Senegalese Grilled Fish Yassa
sorry, but the only trailer is sans subtitles
As promised, this is part two of a French post-noir double-bill. There are many comparisons to make between Shoot the Piano Player and Coup de Torchon. And one of them is that both films are superb and a joy to watch. I hope this is all not too "foreign" for some of you. I promise the next film will be a rollicking roller-coaster of fun and action.
I'm not sure which, if any, American cable network plays the film, but it is available to be rented, in an excellent Criterion edition, from Netflix and can be purchased from Amazon.
Anne: You like sounding illiterate. You're not. So why?
Lucien: Habit. Grammar gets rusty like everything else if you don't use it. And there isn't a strong demand for it in Africa. Just like for good and evil. What's good? What's evil? Nobody knows. It's not much use here. So that gets rusty too.... Must be the climate.
Much like Truffaut, director Bertrand Tavernier (who is perhaps best known for his film Round Midnight) grew up loving American B-movies, and jazz music. He, like Truffaut, has written extensively about American film, including two important books – 50 Years of American Cinema and American Friends, Interviews with Hollywood Directors. And so, like with the previous TV Bites, I’ll offer to let Tavernier speak a bit....
Coup de Torchon takes place in French Colonial West Africa (specifically in what is today Senegal) in 1938, just before World War II breaks out. (Also something to ponder: the first Chef du Cinema film Casablanca is set a little farther north of this film, in French Morocco, and a little more than two years from when this story takes place.) Lucien Cordier is police chief in the small township of Bourkassa. His job is to maintain the status quo, which is basically to keep the Africans in line and allow the Europeans to do as they please. As he himself says: "Doing nothing is my job. I'm paid for it." He is made to play the buffoon by his superiors, by the town pimps, and even by his wife (who thinks she has convinced Lucien that her lover, Nono, is her brother). Lucien at first accepts this fate, seemingly having put his self-respect in a locked box. He knows he is vastly more intelligent than his fellow men, that they are the real buffoons, but he also knows life could be far worse if he let himself feel the anguish of his self-inflicted fate. Nevertheless, his boss tells him to stand up for himself, the local priest tells him he needs to stand for law and justice - and so, almost reluctantly, but also exhausted by all the stupidity and ignorance around him, he takes them at their word and begins meting out some vigilante justice. Perhaps to bring about a "clean slate," or perhaps merely out of boredom... or perhaps, insanity.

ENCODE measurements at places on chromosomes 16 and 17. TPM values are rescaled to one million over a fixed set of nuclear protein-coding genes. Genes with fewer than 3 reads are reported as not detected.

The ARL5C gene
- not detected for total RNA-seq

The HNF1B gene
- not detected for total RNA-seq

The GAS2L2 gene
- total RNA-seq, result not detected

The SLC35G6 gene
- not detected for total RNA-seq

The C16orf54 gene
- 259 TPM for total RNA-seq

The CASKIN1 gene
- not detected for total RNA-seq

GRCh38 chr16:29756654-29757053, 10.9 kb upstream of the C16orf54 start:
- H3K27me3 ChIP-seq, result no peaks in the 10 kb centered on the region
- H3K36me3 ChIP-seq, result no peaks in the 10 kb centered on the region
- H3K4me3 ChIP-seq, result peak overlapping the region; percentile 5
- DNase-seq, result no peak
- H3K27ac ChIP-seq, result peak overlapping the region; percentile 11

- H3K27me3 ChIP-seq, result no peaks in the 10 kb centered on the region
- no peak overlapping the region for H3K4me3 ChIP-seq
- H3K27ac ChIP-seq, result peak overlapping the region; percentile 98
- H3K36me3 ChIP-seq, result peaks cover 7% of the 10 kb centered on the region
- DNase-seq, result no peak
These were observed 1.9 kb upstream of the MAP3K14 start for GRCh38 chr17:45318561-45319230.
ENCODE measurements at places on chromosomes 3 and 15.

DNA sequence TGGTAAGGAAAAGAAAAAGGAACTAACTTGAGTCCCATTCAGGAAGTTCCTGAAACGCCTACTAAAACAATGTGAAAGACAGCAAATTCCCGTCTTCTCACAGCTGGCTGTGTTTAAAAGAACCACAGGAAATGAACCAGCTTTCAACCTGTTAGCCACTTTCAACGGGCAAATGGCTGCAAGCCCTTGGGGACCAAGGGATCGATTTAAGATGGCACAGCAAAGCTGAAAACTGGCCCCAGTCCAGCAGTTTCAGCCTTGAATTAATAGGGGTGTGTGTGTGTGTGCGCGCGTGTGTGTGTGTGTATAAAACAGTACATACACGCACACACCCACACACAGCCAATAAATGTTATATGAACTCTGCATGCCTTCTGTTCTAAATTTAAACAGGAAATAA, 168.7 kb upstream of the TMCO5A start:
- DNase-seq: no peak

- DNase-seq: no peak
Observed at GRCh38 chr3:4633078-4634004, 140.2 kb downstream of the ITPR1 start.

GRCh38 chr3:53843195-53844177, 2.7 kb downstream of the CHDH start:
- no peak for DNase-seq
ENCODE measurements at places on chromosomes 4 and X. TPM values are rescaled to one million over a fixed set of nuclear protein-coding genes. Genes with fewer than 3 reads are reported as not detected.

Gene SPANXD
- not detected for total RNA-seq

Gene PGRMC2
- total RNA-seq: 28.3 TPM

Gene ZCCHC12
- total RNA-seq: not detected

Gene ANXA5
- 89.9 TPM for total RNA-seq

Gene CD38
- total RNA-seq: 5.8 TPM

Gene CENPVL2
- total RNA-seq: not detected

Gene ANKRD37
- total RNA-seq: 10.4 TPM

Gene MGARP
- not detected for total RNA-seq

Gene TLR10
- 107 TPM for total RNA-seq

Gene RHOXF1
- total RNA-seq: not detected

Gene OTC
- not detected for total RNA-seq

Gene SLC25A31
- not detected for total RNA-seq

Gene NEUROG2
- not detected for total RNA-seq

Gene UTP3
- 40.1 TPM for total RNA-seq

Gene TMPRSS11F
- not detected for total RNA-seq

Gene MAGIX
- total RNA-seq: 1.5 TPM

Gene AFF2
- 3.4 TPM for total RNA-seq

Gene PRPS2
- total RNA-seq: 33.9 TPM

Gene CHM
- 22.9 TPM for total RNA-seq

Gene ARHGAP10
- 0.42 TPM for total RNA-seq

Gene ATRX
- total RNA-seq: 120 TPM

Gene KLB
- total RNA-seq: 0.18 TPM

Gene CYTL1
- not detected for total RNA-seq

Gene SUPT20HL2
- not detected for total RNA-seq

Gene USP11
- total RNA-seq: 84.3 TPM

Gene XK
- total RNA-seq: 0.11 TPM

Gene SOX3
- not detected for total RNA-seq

“I always wanted to be a director, ever since I was about 13 or 14 years old," Tavernier has said. "I loved Samuel Fuller, Delmer Daves and many other American directors.”
“In [the works of Sam] Fuller,” he's written, “the setting becomes integrated with the principal characters, who no longer notice the violence around them, for they perform it automatically with no notion of a personal act.”
“There is a will [in Fuller’s films] to upset archetypes, a desire to take the opposite stand of everything that surrounds him.” He could just as easily be describing Coup de Torchon.
As well, his thoughts on director John Ford, speak to this film: “Ford is also attracted to periods that are distressed, to the moment when one world disappears to make way for a new society, often at the cost of heavy sacrifices (John Wayne in The Searchers or Liberty Valance).” Coup de Torchon, is set in a “period of distress” when not just the borders and power structure of French Colonial Africa would change forever, but the whole world.
Like Truffaut, Tavernier had just made a more softer character study film, Une Semaine de Vacances, and then decided to show his darker side, delving into his love of American Noir, in his case adapting the novel Pop. 1280 by Jim Thompson.
“I had just done a film which had been pensive, lyrical, quiet," he said, "and I tried to do the opposite - a film which was lyrical, but devastating, wild, angry, funny. I tried to get on film what I was finding in the books of Jim Thompson - the metaphysics and the humour, the farce and the sexual provocation and the despair - things which had already attracted people like Stanley Kubrick... who worked with Jim Thompson on two screenplays - The Killing and Paths of Glory.” (two films that may show up here at Chef du Cinema....)
He further noted. “I wanted to be faithful to Thompson, because he doesn’t leave an easy way out. It would have been very easy to include some character making a kind of liberal statement which would have helped us judge the other characters and the situation, but that would have been the worst betrayal of Thompson.”